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Published: Sunday, 6/15/2003

Latino food, art, music add spice to downtown fest

BY MICHAEL LOPRESTI
BLADE STAFF WRITER
Roquel Rodriguez, left, and Debbie Sanchez share a laugh while listening to music of the Midwest Godfathers. Roquel Rodriguez, left, and Debbie Sanchez share a laugh while listening to music of the Midwest Godfathers.
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The colors of Latino culture shone brightly yesterday in Promenade Park during LatinoFest's third annual celebration of the visual, performing, and culinary arts.

From rows of tents along the Maumee River, vendors sold an eclectic mix of both traditional and contemporary crafts, apparel, and artwork from a range of Latin American countries.

In one tent, Jose Martinez, a self-taught painter and muralist from Toledo, sold paintings with a distinctly modern flavor. Many of Mr. Martinez's vivid canvases featured urban scenes framed by the red, white, and green of the Mexican flag.

A few tents away, Luzmila Males, an Ecuador native who now lives in Columbus, displayed hand-woven wool tunics and tapestries that have been characteristic of Ecuador for centuries.

While she doesn't sell many of the heavy tunics or tapestries in the warm summer months, she admitted, her wooden flutes - hand-painted with brightly colored depictions of animals - which are also traditionally Ecuadorean, are always very popular.

LatinoFest, a one-day event, also provided a variety of Latin American cuisine, featuring offerings from Mexico, Venezuela, Puerto Rico, and Colombia.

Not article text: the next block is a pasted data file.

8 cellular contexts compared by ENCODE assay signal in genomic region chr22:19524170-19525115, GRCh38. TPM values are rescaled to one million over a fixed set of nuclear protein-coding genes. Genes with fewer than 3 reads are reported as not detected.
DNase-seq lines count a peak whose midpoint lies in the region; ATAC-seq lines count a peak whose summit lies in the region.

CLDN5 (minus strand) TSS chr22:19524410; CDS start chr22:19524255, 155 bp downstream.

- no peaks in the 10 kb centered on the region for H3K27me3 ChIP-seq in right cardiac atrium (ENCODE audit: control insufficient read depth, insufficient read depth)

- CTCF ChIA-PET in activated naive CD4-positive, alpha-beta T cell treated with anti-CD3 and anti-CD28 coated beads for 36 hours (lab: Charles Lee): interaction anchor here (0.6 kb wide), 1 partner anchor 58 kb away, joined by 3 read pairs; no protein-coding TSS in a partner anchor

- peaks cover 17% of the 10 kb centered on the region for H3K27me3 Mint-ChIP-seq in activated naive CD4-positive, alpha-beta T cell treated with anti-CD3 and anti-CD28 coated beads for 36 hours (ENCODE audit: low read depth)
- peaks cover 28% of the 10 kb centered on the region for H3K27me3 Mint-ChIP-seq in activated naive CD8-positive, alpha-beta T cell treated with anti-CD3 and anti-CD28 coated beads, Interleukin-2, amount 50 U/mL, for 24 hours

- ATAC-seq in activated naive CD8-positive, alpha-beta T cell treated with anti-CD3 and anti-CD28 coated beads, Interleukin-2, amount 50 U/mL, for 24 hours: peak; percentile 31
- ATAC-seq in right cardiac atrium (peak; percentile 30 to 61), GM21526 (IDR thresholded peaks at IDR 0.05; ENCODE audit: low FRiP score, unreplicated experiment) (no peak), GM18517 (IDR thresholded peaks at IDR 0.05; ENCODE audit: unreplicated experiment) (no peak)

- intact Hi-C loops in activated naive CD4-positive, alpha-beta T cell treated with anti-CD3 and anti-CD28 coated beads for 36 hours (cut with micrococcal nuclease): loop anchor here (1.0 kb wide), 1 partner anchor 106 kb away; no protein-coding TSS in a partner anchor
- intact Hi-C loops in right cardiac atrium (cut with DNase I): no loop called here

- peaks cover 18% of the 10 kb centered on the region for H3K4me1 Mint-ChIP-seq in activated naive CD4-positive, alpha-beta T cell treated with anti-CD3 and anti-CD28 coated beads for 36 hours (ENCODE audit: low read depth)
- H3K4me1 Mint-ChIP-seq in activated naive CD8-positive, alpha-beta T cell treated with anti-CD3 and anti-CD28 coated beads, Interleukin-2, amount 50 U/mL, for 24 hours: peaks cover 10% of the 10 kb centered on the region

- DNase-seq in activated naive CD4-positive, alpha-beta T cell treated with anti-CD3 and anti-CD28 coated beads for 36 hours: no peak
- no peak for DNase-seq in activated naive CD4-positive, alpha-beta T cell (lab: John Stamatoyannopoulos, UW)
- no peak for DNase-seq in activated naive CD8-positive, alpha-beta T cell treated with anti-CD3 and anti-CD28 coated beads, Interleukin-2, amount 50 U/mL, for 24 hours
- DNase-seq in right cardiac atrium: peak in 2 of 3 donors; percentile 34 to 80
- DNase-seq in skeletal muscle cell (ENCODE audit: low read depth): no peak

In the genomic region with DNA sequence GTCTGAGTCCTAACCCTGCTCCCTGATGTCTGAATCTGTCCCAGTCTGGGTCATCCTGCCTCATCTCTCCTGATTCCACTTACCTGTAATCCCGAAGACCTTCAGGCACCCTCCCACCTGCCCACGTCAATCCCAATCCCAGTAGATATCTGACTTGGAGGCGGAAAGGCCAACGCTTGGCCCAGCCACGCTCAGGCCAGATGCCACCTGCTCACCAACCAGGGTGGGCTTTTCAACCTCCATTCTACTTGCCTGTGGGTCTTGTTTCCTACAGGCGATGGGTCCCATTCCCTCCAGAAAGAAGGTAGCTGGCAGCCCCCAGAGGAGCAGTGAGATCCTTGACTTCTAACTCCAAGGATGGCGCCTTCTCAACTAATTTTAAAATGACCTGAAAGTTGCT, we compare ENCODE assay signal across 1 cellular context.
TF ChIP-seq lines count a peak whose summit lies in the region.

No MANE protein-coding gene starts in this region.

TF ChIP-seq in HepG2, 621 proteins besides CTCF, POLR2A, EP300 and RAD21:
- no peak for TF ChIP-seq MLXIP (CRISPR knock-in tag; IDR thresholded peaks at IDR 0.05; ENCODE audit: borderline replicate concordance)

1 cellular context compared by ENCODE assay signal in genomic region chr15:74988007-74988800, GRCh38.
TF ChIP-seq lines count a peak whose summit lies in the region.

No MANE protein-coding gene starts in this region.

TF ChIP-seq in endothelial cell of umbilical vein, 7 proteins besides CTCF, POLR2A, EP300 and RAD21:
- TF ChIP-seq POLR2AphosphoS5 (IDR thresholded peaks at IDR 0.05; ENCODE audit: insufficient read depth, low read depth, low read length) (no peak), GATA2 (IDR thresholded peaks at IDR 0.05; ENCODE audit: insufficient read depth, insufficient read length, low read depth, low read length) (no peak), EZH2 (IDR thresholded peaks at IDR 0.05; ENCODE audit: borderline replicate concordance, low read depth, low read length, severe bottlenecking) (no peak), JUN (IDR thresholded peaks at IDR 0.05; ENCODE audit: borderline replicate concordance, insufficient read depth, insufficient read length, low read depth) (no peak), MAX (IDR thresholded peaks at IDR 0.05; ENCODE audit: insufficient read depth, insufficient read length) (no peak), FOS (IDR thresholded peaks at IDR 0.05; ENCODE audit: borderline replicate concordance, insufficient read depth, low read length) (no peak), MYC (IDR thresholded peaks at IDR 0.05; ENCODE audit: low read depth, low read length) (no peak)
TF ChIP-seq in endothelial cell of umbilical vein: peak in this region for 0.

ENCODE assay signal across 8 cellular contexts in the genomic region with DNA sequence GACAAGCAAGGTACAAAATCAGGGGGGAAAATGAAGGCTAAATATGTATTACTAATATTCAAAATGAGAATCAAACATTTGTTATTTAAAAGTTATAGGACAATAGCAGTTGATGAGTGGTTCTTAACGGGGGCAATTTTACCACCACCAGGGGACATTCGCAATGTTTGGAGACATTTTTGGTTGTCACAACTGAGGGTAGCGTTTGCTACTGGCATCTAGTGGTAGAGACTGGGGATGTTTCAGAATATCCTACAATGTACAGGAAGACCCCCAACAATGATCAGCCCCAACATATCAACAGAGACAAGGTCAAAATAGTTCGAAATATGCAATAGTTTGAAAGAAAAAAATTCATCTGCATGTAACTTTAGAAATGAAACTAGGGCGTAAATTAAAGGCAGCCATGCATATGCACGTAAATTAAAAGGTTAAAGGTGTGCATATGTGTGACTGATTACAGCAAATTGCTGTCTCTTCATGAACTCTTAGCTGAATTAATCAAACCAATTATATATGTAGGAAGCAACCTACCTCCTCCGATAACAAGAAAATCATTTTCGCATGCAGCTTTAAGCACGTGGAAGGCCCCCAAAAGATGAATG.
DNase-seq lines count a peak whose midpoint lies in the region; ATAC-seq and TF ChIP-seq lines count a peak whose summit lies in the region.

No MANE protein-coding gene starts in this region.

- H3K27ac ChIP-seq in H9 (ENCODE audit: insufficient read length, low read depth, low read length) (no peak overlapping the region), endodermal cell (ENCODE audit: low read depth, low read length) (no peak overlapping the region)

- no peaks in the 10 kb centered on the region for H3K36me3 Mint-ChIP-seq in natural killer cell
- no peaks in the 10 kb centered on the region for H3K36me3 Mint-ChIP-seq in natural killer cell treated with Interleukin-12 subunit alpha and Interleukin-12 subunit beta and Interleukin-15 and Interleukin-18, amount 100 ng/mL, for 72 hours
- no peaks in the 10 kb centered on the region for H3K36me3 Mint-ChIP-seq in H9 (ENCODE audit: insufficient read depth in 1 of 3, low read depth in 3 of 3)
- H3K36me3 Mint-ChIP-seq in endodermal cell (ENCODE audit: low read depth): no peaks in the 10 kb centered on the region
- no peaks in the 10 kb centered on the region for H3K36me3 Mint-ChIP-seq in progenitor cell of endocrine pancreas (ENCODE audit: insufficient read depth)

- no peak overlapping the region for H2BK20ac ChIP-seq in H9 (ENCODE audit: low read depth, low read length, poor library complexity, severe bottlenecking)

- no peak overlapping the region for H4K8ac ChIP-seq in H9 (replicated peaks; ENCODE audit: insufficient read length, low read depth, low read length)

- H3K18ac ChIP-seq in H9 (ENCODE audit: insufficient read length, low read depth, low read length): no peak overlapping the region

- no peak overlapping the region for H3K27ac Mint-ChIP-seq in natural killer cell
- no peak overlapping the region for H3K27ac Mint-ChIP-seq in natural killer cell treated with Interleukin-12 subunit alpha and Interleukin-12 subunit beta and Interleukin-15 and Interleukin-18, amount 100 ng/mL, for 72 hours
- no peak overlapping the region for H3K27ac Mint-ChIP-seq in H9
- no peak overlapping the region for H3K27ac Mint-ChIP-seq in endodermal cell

At one booth with a sign proclaiming “Jugos Magicos,” Norma Trejo of Toledo ladled out red, orange, and yellow liquid from four large jugs.

Alexandra Dominguez, 14, of Lansing, Mich., finds the daylong fest a tad tiring. Alexandra Dominguez, 14, of Lansing, Mich., finds the daylong fest a tad tiring.
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While the direct English translation of “Jugos Magicos” is “Magic Juices,” Mrs. Trejo insisted that the contents of the jugs were “fruit waters,” not juices.

“It's just water mixed with fruit and sugar. That's it. We leave the pulp and everything,” she said.

Whatever they were, the traditional Mexican drinks, which came in melon, pineapple, lemon, and watermelon varieties, worked their magic on the LatinoFest crowds.

Even some of the musicians scheduled to perform couldn't resist partaking in the culinary delights on display. Los Tres Sonidos, a mariachi-style trio from Columbus decked out in matching bright blue and pink print shirts and jet-black pants, treated themselves to arroz con gandules, a rice dish, from one of the food tents just minutes before they took the stage.

And fest-goers were treated to a celebrity sighting as Raulito, the much-adored younger brother and performance partner of Grammy award-winning Tejano singer Emilio Navaira, strolled through the festival a few hours before his performance later in the evening.

As Irene Dartt, who came to the festival with her granddaughter Tiffany, headed onto the grass of Promenade Park with a plate full of steaming rice, refried beans, and soft tacos to listen to Los Tres Sonidos, she summed up the sentiments of all of those in attendance. “We're here because we love the music, we love the food ... we love everything,” she exclaimed.



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